(b) Request by State agency. A State agency, State administrative appeal authority (including the referee in the Virgin Islands), or the Secretary may request a Federal agency to reconsider and correct its Federal findings at any stage in determining a Federal civilian employee's entitlement to compensation.
s 609.24 Procedure after correction of Federal findings.
(a) A State agency shall forward to the affected Federal civilian employee a copy of reconsidered Federal findings or additional information furnished by a Federal agency.
(b) If additional information or reconsidered Federal findings provide a basis under the State unemployment compensation law for the State agency to redetermine such employee's entitlement to compensation the State agency promptly shall make a redetermination and give notice thereof to the affected Federal civilian employee.
(c) If a State agency after reviewing additional information or reconsidered Federal findings submitted by a Federal agency does not consider that there is a basis for making a redetermination the State agency promptly shall set a date for hearing the Federal civilian employee's appeal.
(d) If Federal findings are corrected under § 609.7 a State agency shall notify the affected Federal civilian employee of such correction. If the State unemployment compensation law permits and the corrected Federal findings afford a basis for such action the State agency shall redetermine such employee's entitlement to compensation and give notice of redetermination to such employee.
s 609.25 Appeal by Federal civilian employee.
(a) A determination or redetermination by a State agency as to a Federal civilian employee's entitlement to compensation is subject to review, except for Federal findings which are final and conclusive under § 609.18, in the same manner and to the same extent as other determinations of entitlement under the State unemployment compensation law.
That subsection provides:
'(a) Each agency of the United States and each wholly or partially owned instrumentality of the United States shall make available to State agencies which have agreements under this subchapter, or to the Secretary of Labor, as the case may be, such information concerning the Federal service and Federal wages of a Federal employee as the Secretary considers practicable and necessary for the determination of the entitlement of the Federal employee to compensation under this subchapter. The information shall include the findings of the employing agency concerning—
'(1) whether or not the Federal employee has performed Federal service;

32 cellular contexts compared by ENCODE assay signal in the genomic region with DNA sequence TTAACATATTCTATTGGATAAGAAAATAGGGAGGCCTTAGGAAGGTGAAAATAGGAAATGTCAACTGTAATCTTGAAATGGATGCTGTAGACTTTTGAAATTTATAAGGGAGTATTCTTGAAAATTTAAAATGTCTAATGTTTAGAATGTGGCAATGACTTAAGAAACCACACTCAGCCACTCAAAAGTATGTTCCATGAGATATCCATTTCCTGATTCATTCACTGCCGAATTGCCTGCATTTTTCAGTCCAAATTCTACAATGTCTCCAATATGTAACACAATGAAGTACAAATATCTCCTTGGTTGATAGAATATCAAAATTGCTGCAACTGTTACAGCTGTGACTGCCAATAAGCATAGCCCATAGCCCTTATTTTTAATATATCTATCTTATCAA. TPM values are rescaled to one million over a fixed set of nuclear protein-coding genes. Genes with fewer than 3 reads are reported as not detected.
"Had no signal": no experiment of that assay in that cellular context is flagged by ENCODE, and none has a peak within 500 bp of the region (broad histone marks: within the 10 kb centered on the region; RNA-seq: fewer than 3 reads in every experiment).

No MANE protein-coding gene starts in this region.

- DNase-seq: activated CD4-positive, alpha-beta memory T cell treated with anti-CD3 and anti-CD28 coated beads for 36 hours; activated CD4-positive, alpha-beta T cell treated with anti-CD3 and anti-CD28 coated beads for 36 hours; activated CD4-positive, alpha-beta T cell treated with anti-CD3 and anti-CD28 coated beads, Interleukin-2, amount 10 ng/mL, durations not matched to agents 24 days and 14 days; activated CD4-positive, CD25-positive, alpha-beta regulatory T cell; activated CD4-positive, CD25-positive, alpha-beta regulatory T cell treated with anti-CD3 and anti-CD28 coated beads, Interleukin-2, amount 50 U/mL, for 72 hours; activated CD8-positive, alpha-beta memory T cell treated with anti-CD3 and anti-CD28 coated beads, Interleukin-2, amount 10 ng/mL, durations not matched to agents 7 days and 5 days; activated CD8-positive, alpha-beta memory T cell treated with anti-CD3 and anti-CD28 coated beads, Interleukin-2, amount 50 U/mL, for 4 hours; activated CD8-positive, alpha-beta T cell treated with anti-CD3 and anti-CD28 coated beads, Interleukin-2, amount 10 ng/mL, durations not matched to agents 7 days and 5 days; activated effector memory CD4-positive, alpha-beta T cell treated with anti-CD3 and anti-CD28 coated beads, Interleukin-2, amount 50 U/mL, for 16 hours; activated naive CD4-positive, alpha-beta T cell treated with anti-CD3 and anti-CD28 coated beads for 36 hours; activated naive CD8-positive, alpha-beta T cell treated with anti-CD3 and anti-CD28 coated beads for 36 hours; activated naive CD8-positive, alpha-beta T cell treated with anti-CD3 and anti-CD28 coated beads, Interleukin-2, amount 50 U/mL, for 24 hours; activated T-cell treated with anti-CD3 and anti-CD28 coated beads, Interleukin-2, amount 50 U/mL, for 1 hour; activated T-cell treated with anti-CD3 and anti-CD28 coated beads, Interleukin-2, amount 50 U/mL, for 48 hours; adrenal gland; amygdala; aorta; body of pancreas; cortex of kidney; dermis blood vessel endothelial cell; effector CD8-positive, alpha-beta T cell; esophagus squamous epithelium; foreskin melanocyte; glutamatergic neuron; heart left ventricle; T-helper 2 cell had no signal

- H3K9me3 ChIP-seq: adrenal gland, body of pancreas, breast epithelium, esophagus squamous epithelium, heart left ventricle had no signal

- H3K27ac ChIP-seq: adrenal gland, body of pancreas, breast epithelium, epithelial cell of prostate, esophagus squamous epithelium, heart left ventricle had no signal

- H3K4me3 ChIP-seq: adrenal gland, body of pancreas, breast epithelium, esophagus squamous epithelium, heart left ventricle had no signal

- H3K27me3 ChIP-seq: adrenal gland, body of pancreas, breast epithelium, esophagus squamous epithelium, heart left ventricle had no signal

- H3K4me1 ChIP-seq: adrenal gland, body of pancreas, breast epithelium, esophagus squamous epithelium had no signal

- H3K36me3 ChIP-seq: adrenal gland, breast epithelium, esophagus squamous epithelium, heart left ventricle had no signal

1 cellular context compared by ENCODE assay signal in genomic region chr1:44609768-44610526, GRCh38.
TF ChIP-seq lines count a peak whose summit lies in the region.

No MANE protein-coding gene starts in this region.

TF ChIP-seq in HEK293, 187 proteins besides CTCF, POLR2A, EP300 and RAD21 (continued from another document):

'(2) the periods of Federal service;
'(3) the amount of Federal wages; and
'(4) the reasons for termination of Federal service.
'The employing agency shall make the findings in the form and manner prescribed by regulations of the Secretary. The regulations shall include provision for correction by the employing agency of errors and omissions. Findings made in accordance with the regulations are final and conclusive for the purpose of sections 8502(d) and 8503(c) of this title. This subsection does not apply with respect to Federal service and Federal wages covered by subchapter II of this chapter.'
The pertinent sections of 20 CFR appear in the Appendix to this opinion.
The District Court stated no reasons to support this holding. Appellants attack it, arguing that mandamus jurisdiction lies where the act of a federal official, although authorized by statute, is alleged to violate the Constitution, citing Garfield v. United States ex rel. Goldsby, 211 U.S. 249, 29 S.Ct. 62, 53 L.Ed. 168 (1908). Alternatively, they contend that jurisdiction over the federal defendants lies under 28 U.S.C. § 1343(3) so long as there has been joint participation by state and federal officers under color of state law, see Adickes v. S. H. Kress & Co., 398 U.S. 144, 90 S.Ct. 1598, 26 L.Ed.2d 142 (1970). At oral argument the Assistant to the Solicitor General stated: '(W)e do not contest jurisdiction under (the) mandamus statute.' Tr. of Oral Arg. 26. See also Brief for Federal Appellees 6 n. 2.
We have no occasion to address appellants' contentions that the District Court has jurisdiction to hear the constitutional claims against the federal defendants. There is jurisdiction of the federal defendants in any event for purposes of consideration of the appellants' statutory claim that the Secretary has disobeyed a nondiscretionary command in § 8506 that he provide for a full hearing. See infra, at 621—622. Our remand directs that the District Court reconsider that claim as related to the availability under the Secretary's regulations of a right of reconsideration and correction of the findings of the employing agencies.